Why do some women sport tattoos, piercings, and leather while others dress like little girls? And what about those people you see wearing suits on Saturday? They can't all be going to weddings. Fashion writer Valerie Steele's new book Fetish: Fashion, Sex and Power explores sexual fetishism and how it relates to current fashions. She'll lecture from 1 to 4 today in the auditorium of the School of the Art Institute, 280 S. Columbus. It's free; call 899-5169 for more.

Long before rock 'n' roll and noise complaints, saloon keepers had a lot of pull at City Hall. Forty percent of the city's annual revenue came from liquor licenses, and one of every 125 men, women, and children sold liquor. Tonight University of Illinois at Chicago history professor Percy R. Duis, author of The Saloon: Public Drinking in Chicago and Boston, will give a free talk on turn-of-the-century saloon keepers and their effect on politics, business, and society. It's at 6 in Roosevelt University's second-floor Sullivan Room, 430 S. Michigan. A reception follows. Call 341-3710.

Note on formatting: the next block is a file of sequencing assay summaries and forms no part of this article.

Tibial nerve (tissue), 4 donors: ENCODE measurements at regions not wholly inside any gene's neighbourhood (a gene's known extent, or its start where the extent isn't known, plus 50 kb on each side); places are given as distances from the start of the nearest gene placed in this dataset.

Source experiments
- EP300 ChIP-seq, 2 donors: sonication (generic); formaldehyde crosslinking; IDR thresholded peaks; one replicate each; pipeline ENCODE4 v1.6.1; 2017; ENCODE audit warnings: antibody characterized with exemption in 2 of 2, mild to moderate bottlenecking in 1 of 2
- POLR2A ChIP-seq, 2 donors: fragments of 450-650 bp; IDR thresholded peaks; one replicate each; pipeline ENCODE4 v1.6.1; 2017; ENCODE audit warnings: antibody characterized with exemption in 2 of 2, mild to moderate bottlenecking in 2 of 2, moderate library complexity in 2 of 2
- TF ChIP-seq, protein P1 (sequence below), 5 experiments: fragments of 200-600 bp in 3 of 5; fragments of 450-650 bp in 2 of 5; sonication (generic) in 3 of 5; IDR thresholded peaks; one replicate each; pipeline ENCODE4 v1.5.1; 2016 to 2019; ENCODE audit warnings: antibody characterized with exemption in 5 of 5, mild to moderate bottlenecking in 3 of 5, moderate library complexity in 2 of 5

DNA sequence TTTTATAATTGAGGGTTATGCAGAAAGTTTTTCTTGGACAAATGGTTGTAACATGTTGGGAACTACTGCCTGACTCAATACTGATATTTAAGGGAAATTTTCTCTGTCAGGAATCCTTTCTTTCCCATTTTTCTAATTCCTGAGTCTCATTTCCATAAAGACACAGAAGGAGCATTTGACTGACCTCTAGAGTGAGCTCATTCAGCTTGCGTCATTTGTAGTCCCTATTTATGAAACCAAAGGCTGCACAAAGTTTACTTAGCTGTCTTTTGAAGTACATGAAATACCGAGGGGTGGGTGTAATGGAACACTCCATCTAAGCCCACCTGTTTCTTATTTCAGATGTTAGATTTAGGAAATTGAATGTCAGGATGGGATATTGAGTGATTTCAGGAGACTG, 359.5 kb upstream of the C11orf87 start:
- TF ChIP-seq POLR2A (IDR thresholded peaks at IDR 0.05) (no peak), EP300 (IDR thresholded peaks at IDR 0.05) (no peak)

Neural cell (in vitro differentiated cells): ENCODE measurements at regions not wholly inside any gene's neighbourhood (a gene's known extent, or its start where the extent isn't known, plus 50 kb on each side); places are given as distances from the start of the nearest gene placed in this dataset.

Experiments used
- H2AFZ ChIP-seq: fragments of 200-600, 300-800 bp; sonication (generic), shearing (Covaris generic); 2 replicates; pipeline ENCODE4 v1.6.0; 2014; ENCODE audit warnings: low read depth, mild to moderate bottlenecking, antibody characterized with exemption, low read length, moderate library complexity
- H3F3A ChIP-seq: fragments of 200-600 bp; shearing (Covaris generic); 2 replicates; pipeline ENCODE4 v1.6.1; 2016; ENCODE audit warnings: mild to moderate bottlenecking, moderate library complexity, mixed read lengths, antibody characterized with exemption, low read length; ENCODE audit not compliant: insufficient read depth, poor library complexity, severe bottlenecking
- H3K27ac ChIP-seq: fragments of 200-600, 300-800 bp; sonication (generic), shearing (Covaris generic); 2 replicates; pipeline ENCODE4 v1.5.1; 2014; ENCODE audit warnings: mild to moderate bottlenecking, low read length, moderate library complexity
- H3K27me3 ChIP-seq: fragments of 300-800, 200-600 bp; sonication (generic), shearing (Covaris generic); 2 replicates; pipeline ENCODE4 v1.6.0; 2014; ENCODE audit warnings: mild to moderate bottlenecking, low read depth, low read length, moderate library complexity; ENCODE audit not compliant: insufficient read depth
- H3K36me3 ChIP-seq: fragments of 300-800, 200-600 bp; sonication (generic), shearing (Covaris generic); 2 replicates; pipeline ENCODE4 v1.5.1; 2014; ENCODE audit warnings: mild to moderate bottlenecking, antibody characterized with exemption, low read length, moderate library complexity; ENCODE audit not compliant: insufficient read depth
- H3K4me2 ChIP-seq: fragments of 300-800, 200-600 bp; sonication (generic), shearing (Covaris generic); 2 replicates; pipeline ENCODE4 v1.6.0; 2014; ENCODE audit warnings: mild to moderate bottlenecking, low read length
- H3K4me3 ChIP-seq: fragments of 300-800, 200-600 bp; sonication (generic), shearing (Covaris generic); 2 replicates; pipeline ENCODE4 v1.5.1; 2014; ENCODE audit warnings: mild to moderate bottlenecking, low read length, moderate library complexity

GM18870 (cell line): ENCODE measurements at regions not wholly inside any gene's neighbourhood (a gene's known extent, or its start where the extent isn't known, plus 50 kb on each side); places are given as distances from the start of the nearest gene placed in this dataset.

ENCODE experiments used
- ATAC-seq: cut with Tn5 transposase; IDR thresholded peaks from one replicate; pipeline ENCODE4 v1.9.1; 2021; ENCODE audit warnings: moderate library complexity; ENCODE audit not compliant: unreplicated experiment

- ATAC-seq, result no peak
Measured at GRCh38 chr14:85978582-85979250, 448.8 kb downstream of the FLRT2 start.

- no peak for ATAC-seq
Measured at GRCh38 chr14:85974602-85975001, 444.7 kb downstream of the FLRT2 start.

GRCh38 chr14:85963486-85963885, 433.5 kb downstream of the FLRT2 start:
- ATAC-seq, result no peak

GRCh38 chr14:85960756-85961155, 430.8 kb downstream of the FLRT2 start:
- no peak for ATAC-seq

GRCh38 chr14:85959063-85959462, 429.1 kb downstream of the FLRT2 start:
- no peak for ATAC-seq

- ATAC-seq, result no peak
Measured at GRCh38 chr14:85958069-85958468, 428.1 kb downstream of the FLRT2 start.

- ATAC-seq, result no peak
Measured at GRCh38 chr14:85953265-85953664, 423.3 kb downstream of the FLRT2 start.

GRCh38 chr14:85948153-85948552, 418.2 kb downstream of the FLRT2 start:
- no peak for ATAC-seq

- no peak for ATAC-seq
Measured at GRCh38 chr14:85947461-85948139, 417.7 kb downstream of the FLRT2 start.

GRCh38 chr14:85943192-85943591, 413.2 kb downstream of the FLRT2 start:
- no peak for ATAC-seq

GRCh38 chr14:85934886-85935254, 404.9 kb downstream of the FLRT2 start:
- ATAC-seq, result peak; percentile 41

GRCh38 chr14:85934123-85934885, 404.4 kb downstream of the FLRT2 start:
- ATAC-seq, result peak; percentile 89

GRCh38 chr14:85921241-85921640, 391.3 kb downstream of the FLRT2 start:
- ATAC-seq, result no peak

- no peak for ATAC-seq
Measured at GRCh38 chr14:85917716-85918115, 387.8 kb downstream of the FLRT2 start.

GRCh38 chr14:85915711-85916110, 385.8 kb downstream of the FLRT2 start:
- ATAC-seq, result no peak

25 THURSDAY The video of the alleged police beatings of a truckload of undocumented aliens provided enough fodder to keep my family arguing through Easter dinner and beyond. What got us overheated wasn't police brutality but the topic of immigration. Tonight people who know what they're talking about will discuss this political hot potato at the Illinois Ethnic Coalition's interactive dinner forum "Yesterday's Mirror, Tomorrow's Reality." Sanford Ungar, author of Fresh Blood: The New American Immigrants, will be present. A liberal with solutions, he says that the U.S. has a legitimate right to secure its borders but that fences alone won't do the job. The event starts at 5:30 at Lindas Margaritas, 47 W. Polk; $18 includes dinner and a cocktail. Call 368-1155 for more.